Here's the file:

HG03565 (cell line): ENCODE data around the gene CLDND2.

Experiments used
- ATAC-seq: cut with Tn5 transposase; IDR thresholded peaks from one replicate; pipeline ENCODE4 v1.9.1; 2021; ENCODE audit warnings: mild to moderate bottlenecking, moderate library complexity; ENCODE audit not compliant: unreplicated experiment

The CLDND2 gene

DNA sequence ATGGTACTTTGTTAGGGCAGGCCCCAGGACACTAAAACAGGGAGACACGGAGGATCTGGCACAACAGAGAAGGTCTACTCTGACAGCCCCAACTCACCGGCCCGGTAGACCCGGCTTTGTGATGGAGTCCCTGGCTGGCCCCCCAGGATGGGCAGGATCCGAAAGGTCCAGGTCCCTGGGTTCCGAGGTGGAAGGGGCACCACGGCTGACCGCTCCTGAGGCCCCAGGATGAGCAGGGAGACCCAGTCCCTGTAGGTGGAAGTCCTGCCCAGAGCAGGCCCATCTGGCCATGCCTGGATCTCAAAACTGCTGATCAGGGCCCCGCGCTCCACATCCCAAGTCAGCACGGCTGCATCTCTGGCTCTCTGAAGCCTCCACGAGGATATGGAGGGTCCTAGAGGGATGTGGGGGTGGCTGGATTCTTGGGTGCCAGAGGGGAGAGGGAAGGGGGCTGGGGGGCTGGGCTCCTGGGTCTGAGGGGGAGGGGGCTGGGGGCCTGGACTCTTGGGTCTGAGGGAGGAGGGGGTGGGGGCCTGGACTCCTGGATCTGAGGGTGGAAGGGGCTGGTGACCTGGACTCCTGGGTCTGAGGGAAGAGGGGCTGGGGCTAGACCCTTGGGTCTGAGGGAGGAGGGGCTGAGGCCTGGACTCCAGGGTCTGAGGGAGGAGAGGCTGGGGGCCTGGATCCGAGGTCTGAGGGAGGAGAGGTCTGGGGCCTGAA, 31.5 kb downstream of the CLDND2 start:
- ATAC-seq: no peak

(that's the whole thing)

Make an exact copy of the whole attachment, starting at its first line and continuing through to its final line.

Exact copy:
HG03565 (cell line): ENCODE data around the gene CLDND2.

Experiments used
- ATAC-seq: cut with Tn5 transposase; IDR thresholded peaks from one replicate; pipeline ENCODE4 v1.9.1; 2021; ENCODE audit warnings: mild to moderate bottlenecking, moderate library complexity; ENCODE audit not compliant: unreplicated experiment

The CLDND2 gene

DNA sequence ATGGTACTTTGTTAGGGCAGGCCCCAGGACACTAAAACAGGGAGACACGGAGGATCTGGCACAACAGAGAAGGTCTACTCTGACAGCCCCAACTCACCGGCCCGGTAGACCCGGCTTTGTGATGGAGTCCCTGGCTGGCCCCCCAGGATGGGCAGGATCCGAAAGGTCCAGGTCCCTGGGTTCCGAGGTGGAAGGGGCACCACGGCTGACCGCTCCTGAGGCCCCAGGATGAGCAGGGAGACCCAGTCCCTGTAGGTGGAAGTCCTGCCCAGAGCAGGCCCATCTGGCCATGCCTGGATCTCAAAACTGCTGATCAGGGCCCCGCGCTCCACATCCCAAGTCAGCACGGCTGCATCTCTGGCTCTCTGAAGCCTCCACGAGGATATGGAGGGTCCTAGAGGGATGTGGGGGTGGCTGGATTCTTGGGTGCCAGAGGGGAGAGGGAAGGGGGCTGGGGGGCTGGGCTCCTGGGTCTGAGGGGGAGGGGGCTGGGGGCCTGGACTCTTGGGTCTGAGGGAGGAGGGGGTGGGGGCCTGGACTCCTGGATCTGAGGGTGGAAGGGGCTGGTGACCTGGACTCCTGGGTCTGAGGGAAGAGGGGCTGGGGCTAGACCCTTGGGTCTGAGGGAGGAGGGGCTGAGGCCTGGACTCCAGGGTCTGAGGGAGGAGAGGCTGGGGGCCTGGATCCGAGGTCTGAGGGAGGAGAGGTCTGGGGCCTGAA, 31.5 kb downstream of the CLDND2 start:
- ATAC-seq: no peak